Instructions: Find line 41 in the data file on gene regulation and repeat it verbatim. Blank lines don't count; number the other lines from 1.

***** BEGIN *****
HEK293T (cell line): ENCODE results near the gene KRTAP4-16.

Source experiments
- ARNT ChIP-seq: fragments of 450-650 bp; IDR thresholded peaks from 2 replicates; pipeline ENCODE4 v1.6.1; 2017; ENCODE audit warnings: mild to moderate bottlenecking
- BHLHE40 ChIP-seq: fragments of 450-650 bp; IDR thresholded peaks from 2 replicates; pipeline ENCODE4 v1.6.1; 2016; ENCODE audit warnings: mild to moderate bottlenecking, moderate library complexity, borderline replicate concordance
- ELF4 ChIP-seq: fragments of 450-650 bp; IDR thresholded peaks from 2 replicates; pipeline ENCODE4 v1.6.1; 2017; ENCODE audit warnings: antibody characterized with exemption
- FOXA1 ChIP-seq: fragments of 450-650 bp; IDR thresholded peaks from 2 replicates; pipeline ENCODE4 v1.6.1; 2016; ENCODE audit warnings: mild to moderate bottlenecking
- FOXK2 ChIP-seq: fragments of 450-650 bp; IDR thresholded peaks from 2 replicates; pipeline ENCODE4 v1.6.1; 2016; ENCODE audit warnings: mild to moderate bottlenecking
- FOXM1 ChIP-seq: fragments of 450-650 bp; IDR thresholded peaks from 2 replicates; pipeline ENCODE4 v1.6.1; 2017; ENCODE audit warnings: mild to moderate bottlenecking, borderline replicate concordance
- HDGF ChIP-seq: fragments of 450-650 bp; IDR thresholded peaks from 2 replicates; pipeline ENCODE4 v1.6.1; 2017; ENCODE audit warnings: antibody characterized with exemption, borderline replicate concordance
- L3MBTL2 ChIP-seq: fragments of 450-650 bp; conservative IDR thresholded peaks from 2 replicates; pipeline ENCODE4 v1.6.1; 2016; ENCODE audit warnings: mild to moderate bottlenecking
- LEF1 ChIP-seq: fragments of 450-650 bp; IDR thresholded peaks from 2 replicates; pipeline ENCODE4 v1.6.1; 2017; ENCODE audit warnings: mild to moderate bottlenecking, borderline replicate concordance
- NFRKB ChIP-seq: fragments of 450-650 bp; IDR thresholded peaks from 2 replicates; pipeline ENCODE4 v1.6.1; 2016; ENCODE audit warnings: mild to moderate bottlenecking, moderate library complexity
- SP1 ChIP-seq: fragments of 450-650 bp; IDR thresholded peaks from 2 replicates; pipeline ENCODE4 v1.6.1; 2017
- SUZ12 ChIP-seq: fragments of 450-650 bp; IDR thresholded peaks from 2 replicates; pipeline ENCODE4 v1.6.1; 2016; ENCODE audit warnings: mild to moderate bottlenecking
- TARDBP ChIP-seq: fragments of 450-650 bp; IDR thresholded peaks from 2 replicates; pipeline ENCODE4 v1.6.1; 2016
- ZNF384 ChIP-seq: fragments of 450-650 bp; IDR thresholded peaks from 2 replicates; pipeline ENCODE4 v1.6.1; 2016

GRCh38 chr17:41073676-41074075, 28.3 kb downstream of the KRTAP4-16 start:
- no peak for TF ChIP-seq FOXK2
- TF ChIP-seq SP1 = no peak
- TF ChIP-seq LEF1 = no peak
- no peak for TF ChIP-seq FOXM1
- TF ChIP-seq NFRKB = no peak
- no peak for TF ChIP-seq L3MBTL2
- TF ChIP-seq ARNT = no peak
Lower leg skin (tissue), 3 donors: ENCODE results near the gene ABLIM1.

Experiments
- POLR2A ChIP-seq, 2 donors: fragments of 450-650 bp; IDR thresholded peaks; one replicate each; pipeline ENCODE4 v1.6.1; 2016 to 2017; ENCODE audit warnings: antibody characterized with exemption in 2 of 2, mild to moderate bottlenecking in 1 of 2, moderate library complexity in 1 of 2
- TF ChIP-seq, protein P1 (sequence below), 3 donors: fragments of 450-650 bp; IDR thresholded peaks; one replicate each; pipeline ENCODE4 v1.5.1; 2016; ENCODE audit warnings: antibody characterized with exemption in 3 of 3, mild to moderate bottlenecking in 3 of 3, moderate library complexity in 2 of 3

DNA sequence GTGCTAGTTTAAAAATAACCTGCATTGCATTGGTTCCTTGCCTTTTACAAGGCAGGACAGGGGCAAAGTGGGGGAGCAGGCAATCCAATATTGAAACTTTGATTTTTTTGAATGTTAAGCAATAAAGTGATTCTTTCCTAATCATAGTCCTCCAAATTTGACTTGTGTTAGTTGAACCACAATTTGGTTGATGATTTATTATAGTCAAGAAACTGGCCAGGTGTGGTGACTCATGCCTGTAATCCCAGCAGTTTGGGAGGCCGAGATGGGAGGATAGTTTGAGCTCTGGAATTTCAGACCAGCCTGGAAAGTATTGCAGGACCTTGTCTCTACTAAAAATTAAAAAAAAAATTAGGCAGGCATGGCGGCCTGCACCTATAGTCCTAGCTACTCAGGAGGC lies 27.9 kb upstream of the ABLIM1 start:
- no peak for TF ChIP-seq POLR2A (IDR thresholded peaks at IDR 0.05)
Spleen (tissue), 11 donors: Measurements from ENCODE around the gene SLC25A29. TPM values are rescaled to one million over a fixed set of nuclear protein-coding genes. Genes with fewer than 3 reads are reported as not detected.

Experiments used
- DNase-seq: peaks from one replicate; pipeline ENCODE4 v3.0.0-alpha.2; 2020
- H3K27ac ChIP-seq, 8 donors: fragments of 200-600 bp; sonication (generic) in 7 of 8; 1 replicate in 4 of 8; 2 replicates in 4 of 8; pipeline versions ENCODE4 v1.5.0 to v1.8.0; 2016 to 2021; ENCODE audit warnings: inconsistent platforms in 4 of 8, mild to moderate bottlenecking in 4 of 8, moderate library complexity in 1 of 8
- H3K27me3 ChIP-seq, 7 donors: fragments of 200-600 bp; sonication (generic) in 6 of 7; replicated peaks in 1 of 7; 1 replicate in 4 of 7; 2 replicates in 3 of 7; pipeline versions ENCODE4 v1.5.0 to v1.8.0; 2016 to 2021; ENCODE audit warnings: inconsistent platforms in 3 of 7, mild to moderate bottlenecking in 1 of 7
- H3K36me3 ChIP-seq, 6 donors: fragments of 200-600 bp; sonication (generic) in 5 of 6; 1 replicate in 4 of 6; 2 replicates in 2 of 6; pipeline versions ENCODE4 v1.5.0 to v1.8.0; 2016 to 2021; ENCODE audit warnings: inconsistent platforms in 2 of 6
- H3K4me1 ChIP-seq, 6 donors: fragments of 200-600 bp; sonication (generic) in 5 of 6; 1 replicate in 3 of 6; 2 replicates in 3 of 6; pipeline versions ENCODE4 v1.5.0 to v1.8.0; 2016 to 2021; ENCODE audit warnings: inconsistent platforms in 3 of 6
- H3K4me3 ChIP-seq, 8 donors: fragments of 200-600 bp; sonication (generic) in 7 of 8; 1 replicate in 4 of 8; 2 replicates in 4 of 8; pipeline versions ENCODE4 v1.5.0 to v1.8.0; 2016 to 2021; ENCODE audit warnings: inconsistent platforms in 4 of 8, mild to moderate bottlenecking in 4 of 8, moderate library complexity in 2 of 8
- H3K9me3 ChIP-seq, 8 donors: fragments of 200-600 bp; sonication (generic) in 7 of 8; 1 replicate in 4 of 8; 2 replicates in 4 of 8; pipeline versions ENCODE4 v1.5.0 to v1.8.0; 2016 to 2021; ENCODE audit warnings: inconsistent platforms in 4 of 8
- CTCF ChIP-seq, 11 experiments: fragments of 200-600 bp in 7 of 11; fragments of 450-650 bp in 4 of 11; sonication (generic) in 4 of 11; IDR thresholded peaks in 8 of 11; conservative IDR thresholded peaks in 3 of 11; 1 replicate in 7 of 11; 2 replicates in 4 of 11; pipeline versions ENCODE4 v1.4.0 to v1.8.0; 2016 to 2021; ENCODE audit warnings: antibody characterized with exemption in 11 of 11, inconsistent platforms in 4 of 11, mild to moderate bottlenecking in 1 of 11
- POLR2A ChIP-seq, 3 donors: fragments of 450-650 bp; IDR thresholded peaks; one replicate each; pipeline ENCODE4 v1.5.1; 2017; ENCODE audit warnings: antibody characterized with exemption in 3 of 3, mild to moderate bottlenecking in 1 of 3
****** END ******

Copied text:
- POLR2A ChIP-seq, 3 donors: fragments of 450-650 bp; IDR thresholded peaks; one replicate each; pipeline ENCODE4 v1.5.1; 2017; ENCODE audit warnings: antibody characterized with exemption in 3 of 3, mild to moderate bottlenecking in 1 of 3